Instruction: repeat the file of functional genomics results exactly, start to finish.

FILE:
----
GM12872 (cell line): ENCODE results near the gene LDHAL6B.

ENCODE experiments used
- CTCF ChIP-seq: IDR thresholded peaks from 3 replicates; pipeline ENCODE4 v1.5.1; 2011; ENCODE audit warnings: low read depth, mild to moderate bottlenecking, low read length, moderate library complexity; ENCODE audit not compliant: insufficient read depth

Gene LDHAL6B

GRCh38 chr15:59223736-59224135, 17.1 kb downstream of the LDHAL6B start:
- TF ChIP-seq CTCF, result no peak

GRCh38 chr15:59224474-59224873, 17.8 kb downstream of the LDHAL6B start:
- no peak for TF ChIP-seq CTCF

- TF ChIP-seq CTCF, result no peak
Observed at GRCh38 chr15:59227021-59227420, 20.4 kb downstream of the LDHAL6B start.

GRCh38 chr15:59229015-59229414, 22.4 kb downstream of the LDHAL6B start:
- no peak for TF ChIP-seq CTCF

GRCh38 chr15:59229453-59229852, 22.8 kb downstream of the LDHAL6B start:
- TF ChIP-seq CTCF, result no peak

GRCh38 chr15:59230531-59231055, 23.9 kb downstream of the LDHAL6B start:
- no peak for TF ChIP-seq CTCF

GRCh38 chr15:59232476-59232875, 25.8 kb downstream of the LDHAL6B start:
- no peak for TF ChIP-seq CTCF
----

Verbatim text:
GM12872 (cell line): ENCODE results near the gene LDHAL6B.

ENCODE experiments used
- CTCF ChIP-seq: IDR thresholded peaks from 3 replicates; pipeline ENCODE4 v1.5.1; 2011; ENCODE audit warnings: low read depth, mild to moderate bottlenecking, low read length, moderate library complexity; ENCODE audit not compliant: insufficient read depth

Gene LDHAL6B

GRCh38 chr15:59223736-59224135, 17.1 kb downstream of the LDHAL6B start:
- TF ChIP-seq CTCF, result no peak

GRCh38 chr15:59224474-59224873, 17.8 kb downstream of the LDHAL6B start:
- no peak for TF ChIP-seq CTCF

- TF ChIP-seq CTCF, result no peak
Observed at GRCh38 chr15:59227021-59227420, 20.4 kb downstream of the LDHAL6B start.

GRCh38 chr15:59229015-59229414, 22.4 kb downstream of the LDHAL6B start:
- no peak for TF ChIP-seq CTCF

GRCh38 chr15:59229453-59229852, 22.8 kb downstream of the LDHAL6B start:
- TF ChIP-seq CTCF, result no peak

GRCh38 chr15:59230531-59231055, 23.9 kb downstream of the LDHAL6B start:
- no peak for TF ChIP-seq CTCF

GRCh38 chr15:59232476-59232875, 25.8 kb downstream of the LDHAL6B start:
- no peak for TF ChIP-seq CTCF